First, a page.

Trace Femcare Art

Claire Crunk (left) and Megan Galaske (right)

Among the new Franklin Innovation Center’s inaugural class of startups, a feminine hygiene startup is establishing a global supply chain of biodegradable menstrual products from the LeHew Mansion.

Founded smack-dab in the middle of the pandemic in August 2020, Trace Femcare, Inc. is the latest venture of serial entrepreneur Claire Crunk, founder of Southeast Hemp Fiber and Together Women’s Wellness. This marks her first foray into packaged consumer goods, her other businesses having been professional services oriented. Since moving into the new space at the Innovation Center, she’s also added a partner — Megan Galaske, M.D. — with consideration for a possible third partner from Ohio with mechanical engineering experience.

“Already it has made the world of difference in our creative flow, our efficiency and our overall wellbeing as individuals and a company, and it allows us to welcome additional team members,” Crunk said. “We can work so much faster in a collaborative space. […] Startup workflow is almost exclusively collaborative, is always changing, and requires massive creativity plus visually appealing settings for content creation.”

After spending five months looking for a place to plant their roots, they found it particularly difficult to find a commercial space that met all their needs: fiscally responsible while still fundraising, logistically feasible for the work and geographically convenient. Crunk found out about the availability at the Franklin Innovation Center from LinkedIn and applied immediately.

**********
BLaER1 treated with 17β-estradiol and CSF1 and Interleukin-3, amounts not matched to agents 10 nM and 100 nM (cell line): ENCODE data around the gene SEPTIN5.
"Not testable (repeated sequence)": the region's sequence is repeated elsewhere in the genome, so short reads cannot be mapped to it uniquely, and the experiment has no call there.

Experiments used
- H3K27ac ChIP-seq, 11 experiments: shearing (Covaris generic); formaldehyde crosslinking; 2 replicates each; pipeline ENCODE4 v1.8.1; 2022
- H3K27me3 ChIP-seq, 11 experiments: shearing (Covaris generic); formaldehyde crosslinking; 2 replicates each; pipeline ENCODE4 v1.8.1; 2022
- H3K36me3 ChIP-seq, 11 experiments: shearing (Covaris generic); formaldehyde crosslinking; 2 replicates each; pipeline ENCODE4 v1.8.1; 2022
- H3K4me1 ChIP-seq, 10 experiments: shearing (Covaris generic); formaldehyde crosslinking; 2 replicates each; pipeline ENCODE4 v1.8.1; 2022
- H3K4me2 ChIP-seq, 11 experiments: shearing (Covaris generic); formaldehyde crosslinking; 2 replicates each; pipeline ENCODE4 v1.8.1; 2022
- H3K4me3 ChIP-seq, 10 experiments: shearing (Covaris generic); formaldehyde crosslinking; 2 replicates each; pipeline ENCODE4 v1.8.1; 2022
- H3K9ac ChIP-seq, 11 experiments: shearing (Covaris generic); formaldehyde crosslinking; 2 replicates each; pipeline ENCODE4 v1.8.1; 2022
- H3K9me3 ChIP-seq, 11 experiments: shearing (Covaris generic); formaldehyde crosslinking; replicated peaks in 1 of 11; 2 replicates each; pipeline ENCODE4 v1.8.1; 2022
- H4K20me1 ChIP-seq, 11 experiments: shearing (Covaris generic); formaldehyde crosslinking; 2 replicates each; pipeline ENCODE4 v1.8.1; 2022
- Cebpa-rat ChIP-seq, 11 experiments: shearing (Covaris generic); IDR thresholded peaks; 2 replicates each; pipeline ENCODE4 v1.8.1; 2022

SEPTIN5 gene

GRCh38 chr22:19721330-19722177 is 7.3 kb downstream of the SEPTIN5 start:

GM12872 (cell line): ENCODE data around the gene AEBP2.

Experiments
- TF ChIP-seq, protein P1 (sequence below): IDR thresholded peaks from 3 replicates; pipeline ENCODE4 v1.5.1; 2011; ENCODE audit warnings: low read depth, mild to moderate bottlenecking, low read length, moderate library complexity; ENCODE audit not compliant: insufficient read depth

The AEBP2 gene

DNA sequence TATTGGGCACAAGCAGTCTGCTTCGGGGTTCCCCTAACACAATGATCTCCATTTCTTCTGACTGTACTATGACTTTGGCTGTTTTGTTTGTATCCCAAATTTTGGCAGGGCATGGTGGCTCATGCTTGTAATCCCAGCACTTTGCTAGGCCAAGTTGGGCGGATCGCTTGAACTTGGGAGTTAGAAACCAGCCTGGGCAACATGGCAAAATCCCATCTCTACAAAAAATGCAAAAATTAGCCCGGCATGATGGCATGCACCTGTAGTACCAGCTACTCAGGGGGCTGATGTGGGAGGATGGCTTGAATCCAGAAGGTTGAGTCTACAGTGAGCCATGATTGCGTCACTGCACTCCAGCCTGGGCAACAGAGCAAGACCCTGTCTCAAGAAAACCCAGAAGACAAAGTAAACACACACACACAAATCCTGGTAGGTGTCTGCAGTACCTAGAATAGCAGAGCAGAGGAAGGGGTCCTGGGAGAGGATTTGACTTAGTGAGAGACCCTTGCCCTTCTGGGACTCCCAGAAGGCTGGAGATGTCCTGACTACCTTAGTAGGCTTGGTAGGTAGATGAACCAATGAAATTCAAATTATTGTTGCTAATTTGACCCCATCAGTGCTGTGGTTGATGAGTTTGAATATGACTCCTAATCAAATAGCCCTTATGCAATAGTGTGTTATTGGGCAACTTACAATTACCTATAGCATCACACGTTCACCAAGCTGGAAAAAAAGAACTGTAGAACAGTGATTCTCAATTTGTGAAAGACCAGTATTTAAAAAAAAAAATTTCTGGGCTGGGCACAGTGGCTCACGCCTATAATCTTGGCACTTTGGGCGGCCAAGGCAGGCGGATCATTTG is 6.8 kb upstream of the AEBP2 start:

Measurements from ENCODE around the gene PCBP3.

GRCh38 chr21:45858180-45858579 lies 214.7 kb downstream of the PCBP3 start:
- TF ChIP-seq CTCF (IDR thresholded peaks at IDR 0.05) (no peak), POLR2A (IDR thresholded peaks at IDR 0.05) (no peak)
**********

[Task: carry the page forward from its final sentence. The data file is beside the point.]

“It also feels great to be in this space made possible by the generous giving of Mr. LeHew and the Berry family,” Crunk added. “I’m a BGA alumna, where the Berry family is legendary, and my dad used to work for Mr. LeHew when renovating The Factory. So I feel a connection with the community here that goes beyond a physical presence.”

Fundraising continues with the latest round having begun this month, and their sights are set on the second quarter of 2022 to start marketing their product online. Marketing and brand development are Galaske’s purview. She already serves the Franklin community as a physician.

Trace Femcare produces hemp-fiber tampons, sourcing hemp fiber from North Carolina and cotton from California. Hemp is one of nature’s most efficient carbon-capture resources, siphoning it from the air to restore its soil. Processing its resultant fiber well enough makes it just as absorbent, antifungal and antimicrobial as cotton according to Crunk.

“All of these qualities make it a perfect drop-in material for products like tampons,” Crunk said.

Crunk personally cultivated the test plots for the type of hemp being used herself from within Middle Tennessee back in 2019, and based on that, she provided insight to contributing growers. Her ownership and operation of Southeast Hemp Fiber for the past three years has also given her exclusive access to what she considers “the best hemp fiber in the world” and thereby the only regenerative cotton for menstrual products. Trace has its hand in every step of its regenerative agriculture processes from seed selection to cultivation.

“We feel really good about being ahead of the industry curve with our expertise of hemp fibers and women’s health and in creating truly regenerative products that heal the earth.”

A Franklin native, Crunk graduated from Vanderbilt School of Nursing in 2008 and spent 10 years as a women’s health nurse practitioner before leaving after “burnout,” which led her to take her experience to the hemp space.

“I accidentally found myself in the world of hemp fiber processing development and fell in love with what this fiber can do for a product’s performance and for the environment,” Crunk said.